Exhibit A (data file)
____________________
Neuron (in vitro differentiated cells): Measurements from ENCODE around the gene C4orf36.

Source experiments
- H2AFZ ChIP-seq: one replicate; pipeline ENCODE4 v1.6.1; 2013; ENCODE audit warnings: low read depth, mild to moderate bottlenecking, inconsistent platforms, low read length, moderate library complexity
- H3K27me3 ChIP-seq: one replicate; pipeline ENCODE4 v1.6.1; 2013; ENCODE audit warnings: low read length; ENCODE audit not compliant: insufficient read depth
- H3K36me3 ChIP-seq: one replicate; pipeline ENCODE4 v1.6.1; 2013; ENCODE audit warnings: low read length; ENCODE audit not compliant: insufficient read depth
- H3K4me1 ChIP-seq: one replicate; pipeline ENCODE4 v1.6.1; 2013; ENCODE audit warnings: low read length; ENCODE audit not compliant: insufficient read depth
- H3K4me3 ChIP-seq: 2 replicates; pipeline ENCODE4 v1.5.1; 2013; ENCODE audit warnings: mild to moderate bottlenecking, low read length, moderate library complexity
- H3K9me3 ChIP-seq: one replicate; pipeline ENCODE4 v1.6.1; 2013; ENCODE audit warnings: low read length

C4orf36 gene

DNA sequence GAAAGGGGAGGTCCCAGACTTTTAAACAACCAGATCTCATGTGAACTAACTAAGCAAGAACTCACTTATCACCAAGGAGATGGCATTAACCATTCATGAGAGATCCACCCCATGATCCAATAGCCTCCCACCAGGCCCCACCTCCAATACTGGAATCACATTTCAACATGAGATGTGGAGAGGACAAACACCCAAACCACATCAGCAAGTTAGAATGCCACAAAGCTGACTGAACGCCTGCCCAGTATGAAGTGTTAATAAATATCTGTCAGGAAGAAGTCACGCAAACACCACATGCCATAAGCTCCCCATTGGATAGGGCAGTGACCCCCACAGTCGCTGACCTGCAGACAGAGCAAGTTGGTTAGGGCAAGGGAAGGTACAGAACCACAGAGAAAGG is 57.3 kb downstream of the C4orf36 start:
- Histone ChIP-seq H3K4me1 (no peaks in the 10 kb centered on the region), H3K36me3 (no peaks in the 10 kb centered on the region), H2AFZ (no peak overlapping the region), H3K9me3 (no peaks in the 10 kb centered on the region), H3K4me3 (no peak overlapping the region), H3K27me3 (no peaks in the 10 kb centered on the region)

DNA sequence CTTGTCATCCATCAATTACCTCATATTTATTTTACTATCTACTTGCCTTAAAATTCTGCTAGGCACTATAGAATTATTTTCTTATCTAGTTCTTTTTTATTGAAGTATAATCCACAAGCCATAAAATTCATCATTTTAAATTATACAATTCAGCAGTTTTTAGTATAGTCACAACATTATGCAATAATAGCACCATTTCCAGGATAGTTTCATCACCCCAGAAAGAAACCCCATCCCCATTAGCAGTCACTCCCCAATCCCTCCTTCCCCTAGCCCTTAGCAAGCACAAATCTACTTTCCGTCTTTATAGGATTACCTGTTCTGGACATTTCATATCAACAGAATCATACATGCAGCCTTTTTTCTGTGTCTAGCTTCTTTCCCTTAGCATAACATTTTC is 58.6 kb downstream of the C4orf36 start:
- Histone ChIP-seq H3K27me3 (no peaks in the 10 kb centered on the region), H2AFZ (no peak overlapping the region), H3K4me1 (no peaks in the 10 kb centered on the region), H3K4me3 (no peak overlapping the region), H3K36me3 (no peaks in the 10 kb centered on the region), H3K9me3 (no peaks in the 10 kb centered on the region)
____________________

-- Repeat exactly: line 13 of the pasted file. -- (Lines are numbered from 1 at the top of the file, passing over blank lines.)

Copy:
- Histone ChIP-seq H3K27me3 (no peaks in the 10 kb centered on the region), H2AFZ (no peak overlapping the region), H3K4me1 (no peaks in the 10 kb centered on the region), H3K4me3 (no peak overlapping the region), H3K36me3 (no peaks in the 10 kb centered on the region), H3K9me3 (no peaks in the 10 kb centered on the region)